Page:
With no lecture this morning, everyone seemed to very much enjoy the extra 30 minutes of sleep and the house was quiet. My routine has been to get up every morning by 6 am for several reasons. Bedtime here is usually much earlier for me than it is at home given the sun setting at 6 pm and the fact that there are no bright lights in the house whatsoever to delay the release of your natural melatonin and staying awake is much more difficult. Another reason is that I love the mornings here as the birds begin their chatter and singing well before sunrise and they are right outside my window, so sitting at my desk and getting work done in the mornings is just the most pleasant and invigorating experience. And the last reason is that 6 am here is 11 pm the night prior on the east coast and a perfect time to video chat with anyone there you’d like to say “lala salama” (sleep safely) to before they are going to bed. “Usiku mwema” in KiSwahili actually means good night, but I so much prefer the other.
At morning report, we were told about an interesting patient who had come in the night before with new onset of a focal seizure and had left sided weakness that had persisted. He was a 62-year-old gentleman with no significant past medical history, but had apparently complained of a right sided headache several weeks prior and had been treated with antibiotics for an ear infection. With this information, the differential was completely wide open – the headache and ear infection might well have been completely unrelated, though it was certainly an enticing connection given the focality of the seizure and the current neurologic deficit, both of which would have lined up with the laterality of presentation. There would have been a number of other things that could have also come to mind with his presentation, such as a simple stroke, which can often present with seizures, or some type of a mass lesion that may have been present to have produced both his focal seizure and weakness.
He had a CT scan had been done the night before after having presented, and despite the fact that as neurologists, we prefer to evaluate the patient first rather than their scans ( I was always taught that was the difference between a neurologist and a neurosurgeon12), we all trekked over to the radiology suite to have them pull up the study for us to review. It hadn’t been read by our radiologist yet as he is in NY and he time difference, but the offending lesion could easily be seen in the right posterior parietal lobe. It didn’t look like a stroke, though, and made us concerned about the possibility of an infectious process. On the contrasted scan, there was no evidence whatsoever of an enhancing mass, like a tumor, nor abscess, and, in the end, we were all much more convinced that we were looking at a localized infection of the brain, or cerebritis, a much less common process than any of the others that were being considered. Given the history of the possible ear infection weeks before, this also significantly raised our concern for an infectious process.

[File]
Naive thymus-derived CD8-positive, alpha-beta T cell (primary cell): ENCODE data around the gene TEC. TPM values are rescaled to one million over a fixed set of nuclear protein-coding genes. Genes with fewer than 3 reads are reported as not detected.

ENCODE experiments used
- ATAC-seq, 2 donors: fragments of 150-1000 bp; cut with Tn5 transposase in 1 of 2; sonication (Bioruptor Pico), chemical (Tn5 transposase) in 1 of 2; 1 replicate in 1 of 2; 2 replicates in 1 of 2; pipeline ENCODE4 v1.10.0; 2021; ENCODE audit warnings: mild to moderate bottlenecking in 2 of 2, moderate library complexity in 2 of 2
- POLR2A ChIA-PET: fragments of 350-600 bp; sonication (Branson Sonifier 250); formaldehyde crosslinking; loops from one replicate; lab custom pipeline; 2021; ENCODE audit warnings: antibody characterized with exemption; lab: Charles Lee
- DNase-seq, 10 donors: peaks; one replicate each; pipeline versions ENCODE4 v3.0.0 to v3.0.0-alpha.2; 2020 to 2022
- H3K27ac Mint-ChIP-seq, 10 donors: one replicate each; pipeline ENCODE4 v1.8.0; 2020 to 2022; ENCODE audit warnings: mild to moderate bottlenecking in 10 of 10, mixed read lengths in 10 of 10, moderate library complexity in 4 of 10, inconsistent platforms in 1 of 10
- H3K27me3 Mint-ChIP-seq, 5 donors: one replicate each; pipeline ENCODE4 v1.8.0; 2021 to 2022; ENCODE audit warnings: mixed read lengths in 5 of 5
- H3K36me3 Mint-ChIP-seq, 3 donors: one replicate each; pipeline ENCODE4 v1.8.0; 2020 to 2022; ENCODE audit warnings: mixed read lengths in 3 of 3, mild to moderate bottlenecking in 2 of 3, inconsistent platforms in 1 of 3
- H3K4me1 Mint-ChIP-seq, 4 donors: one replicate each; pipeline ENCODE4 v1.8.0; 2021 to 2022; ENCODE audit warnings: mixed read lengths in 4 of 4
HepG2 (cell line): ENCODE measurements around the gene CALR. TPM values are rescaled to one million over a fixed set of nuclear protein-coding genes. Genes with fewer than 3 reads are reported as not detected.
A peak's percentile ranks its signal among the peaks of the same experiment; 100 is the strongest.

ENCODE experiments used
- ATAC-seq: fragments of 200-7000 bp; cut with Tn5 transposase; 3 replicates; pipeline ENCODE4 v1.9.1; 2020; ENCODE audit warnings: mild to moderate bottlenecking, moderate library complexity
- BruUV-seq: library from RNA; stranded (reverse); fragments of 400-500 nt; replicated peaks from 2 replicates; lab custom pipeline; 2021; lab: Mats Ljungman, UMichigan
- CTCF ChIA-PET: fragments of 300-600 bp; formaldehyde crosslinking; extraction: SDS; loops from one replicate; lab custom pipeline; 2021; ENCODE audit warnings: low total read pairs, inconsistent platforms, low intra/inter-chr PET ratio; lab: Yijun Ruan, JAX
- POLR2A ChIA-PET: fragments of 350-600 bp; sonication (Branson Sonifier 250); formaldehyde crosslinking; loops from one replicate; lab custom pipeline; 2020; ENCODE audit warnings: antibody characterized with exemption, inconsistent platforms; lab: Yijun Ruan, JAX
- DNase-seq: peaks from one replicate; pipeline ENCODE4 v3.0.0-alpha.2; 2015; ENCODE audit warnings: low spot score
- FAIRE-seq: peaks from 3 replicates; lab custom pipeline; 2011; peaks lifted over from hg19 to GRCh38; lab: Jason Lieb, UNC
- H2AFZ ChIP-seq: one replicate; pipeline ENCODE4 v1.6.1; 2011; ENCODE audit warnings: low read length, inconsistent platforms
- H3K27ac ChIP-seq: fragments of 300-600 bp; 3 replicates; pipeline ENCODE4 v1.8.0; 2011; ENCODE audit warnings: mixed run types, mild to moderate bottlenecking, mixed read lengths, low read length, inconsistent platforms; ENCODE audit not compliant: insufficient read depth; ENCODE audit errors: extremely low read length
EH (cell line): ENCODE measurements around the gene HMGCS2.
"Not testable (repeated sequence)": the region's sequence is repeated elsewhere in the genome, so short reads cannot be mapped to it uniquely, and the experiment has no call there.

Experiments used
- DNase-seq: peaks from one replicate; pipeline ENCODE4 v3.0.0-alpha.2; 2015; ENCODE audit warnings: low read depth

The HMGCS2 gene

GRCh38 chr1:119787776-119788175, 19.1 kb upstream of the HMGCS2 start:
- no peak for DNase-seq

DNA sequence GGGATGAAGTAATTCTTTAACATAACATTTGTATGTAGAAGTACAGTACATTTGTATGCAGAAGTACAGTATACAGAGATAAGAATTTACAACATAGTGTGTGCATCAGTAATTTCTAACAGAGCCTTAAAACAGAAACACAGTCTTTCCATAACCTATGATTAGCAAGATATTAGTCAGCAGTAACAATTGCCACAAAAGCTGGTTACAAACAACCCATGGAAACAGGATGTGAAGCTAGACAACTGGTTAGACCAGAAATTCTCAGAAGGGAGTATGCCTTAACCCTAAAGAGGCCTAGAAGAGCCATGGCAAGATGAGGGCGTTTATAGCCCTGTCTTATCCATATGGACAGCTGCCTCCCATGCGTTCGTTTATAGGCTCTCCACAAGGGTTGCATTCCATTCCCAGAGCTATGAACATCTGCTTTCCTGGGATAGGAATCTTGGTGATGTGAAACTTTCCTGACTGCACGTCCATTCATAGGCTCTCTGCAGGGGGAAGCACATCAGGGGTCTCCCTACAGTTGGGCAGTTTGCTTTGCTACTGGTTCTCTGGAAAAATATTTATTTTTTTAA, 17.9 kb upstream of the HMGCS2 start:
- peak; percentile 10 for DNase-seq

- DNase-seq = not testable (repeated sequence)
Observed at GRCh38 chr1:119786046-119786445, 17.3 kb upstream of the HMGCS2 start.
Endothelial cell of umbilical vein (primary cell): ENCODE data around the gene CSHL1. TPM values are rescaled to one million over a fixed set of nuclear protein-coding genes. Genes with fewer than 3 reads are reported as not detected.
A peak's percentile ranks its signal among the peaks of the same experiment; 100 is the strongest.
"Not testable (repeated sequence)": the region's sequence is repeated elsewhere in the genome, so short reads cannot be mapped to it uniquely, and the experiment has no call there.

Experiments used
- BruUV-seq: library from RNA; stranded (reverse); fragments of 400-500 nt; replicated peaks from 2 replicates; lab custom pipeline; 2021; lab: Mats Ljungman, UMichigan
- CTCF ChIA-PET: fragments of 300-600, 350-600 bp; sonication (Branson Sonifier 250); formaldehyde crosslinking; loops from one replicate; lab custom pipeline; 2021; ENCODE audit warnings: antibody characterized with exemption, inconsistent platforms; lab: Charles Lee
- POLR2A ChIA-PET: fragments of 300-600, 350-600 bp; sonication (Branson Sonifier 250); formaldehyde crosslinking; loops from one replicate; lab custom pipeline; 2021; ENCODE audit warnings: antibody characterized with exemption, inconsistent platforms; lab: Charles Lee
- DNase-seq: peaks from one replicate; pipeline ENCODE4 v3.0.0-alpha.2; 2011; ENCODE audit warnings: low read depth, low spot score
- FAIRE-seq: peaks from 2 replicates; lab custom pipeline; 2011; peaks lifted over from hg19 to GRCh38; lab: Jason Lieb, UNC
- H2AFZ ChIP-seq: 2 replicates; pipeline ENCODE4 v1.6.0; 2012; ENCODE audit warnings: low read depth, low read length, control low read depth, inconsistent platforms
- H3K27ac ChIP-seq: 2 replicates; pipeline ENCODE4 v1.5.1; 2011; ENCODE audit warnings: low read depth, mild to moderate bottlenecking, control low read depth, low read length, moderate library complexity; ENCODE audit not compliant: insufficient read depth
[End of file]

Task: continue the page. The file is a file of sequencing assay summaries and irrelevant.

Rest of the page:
After looking at the CT scan, Taha volunteered to go evaluate the patient in the ward with Amos, one of our Tanzanian translators who had been working with us since we had started back in September, and who was also himself a clinical officer student in Dodoma with only about six months left until he was to graduate. Amos, as well as Hussein, have been an absolute pleasure to work with since starting here nearly six weeks ago and I’m hopeful that each has learned a good dear of neurology during their time working with us as that wouldn’t have been something they would have picked up in school or clinical rotations even if they had wished to do so as there are simply no neurologists here to work with.
On their return, Taha and Amos reported that the patient did not have a history of seizures and was, in fact, still having focal twitching of his left side along with continued weakness and that he was poorly responsive. With no real intravenous antiseizure medication to use here other than phenobarbital, which, for an adult, would be a mess as a loading does would likely cause them to stop breathing and, not having an ICU nor a ventilator here to use, that would not be a good thing. We decided to put an NG tube in the patient and that we would load him enterally with 2000 mg of levetiracetam as well as place him antibiotics that would cover the most likely suspects involved. Unfortunately, we have just recently started running cultures at FAME, so we would not have these to help us in the future with antibiotic selection or narrowing the medications that he was on. .